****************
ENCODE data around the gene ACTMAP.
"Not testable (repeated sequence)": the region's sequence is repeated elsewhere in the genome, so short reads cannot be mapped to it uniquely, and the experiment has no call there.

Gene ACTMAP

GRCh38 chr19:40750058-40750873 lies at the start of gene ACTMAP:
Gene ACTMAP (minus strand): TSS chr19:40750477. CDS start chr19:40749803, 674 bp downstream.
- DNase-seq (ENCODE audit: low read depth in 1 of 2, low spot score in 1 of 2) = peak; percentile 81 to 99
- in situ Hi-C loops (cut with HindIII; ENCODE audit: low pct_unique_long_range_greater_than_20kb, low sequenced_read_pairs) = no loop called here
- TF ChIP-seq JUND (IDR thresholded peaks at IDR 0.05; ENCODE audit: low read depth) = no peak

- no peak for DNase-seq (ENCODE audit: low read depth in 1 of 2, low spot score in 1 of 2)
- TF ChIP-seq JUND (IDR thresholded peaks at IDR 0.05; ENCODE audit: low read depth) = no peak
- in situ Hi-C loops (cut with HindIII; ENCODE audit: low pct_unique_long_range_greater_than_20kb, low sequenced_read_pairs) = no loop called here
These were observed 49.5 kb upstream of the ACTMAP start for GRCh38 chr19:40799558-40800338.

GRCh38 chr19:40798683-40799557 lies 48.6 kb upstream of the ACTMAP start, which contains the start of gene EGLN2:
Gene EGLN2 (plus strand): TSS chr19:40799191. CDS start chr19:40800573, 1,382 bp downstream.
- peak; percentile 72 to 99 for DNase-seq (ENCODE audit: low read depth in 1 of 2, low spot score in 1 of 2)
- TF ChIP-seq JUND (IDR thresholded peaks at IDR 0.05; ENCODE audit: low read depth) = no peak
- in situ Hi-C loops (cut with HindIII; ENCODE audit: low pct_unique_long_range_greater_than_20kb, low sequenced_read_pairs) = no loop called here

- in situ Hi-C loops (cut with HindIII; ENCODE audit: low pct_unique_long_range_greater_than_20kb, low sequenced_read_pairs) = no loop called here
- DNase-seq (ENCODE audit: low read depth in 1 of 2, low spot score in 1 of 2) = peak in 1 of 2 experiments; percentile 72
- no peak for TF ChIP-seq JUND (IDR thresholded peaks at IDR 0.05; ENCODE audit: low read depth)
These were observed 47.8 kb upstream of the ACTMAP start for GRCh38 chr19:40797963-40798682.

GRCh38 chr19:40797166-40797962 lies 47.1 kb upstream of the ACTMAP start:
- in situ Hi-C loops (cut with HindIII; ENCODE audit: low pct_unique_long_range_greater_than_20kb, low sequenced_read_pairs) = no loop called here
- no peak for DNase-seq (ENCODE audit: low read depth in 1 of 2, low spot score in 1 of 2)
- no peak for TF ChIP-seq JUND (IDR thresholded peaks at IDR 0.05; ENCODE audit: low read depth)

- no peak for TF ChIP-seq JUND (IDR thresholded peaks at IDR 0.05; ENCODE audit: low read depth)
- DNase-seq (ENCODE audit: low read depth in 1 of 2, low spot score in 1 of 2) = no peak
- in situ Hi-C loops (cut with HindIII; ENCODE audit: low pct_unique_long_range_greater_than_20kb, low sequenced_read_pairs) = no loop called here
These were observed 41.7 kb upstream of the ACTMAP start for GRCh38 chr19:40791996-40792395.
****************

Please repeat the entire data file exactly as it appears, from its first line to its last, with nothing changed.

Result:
ENCODE data around the gene ACTMAP.
"Not testable (repeated sequence)": the region's sequence is repeated elsewhere in the genome, so short reads cannot be mapped to it uniquely, and the experiment has no call there.

Gene ACTMAP

GRCh38 chr19:40750058-40750873 lies at the start of gene ACTMAP:
Gene ACTMAP (minus strand): TSS chr19:40750477. CDS start chr19:40749803, 674 bp downstream.
- DNase-seq (ENCODE audit: low read depth in 1 of 2, low spot score in 1 of 2) = peak; percentile 81 to 99
- in situ Hi-C loops (cut with HindIII; ENCODE audit: low pct_unique_long_range_greater_than_20kb, low sequenced_read_pairs) = no loop called here
- TF ChIP-seq JUND (IDR thresholded peaks at IDR 0.05; ENCODE audit: low read depth) = no peak

- no peak for DNase-seq (ENCODE audit: low read depth in 1 of 2, low spot score in 1 of 2)
- TF ChIP-seq JUND (IDR thresholded peaks at IDR 0.05; ENCODE audit: low read depth) = no peak
- in situ Hi-C loops (cut with HindIII; ENCODE audit: low pct_unique_long_range_greater_than_20kb, low sequenced_read_pairs) = no loop called here
These were observed 49.5 kb upstream of the ACTMAP start for GRCh38 chr19:40799558-40800338.

GRCh38 chr19:40798683-40799557 lies 48.6 kb upstream of the ACTMAP start, which contains the start of gene EGLN2:
Gene EGLN2 (plus strand): TSS chr19:40799191. CDS start chr19:40800573, 1,382 bp downstream.
- peak; percentile 72 to 99 for DNase-seq (ENCODE audit: low read depth in 1 of 2, low spot score in 1 of 2)
- TF ChIP-seq JUND (IDR thresholded peaks at IDR 0.05; ENCODE audit: low read depth) = no peak
- in situ Hi-C loops (cut with HindIII; ENCODE audit: low pct_unique_long_range_greater_than_20kb, low sequenced_read_pairs) = no loop called here

- in situ Hi-C loops (cut with HindIII; ENCODE audit: low pct_unique_long_range_greater_than_20kb, low sequenced_read_pairs) = no loop called here
- DNase-seq (ENCODE audit: low read depth in 1 of 2, low spot score in 1 of 2) = peak in 1 of 2 experiments; percentile 72
- no peak for TF ChIP-seq JUND (IDR thresholded peaks at IDR 0.05; ENCODE audit: low read depth)
These were observed 47.8 kb upstream of the ACTMAP start for GRCh38 chr19:40797963-40798682.

GRCh38 chr19:40797166-40797962 lies 47.1 kb upstream of the ACTMAP start:
- in situ Hi-C loops (cut with HindIII; ENCODE audit: low pct_unique_long_range_greater_than_20kb, low sequenced_read_pairs) = no loop called here
- no peak for DNase-seq (ENCODE audit: low read depth in 1 of 2, low spot score in 1 of 2)
- no peak for TF ChIP-seq JUND (IDR thresholded peaks at IDR 0.05; ENCODE audit: low read depth)

- no peak for TF ChIP-seq JUND (IDR thresholded peaks at IDR 0.05; ENCODE audit: low read depth)
- DNase-seq (ENCODE audit: low read depth in 1 of 2, low spot score in 1 of 2) = no peak
- in situ Hi-C loops (cut with HindIII; ENCODE audit: low pct_unique_long_range_greater_than_20kb, low sequenced_read_pairs) = no loop called here
These were observed 41.7 kb upstream of the ACTMAP start for GRCh38 chr19:40791996-40792395.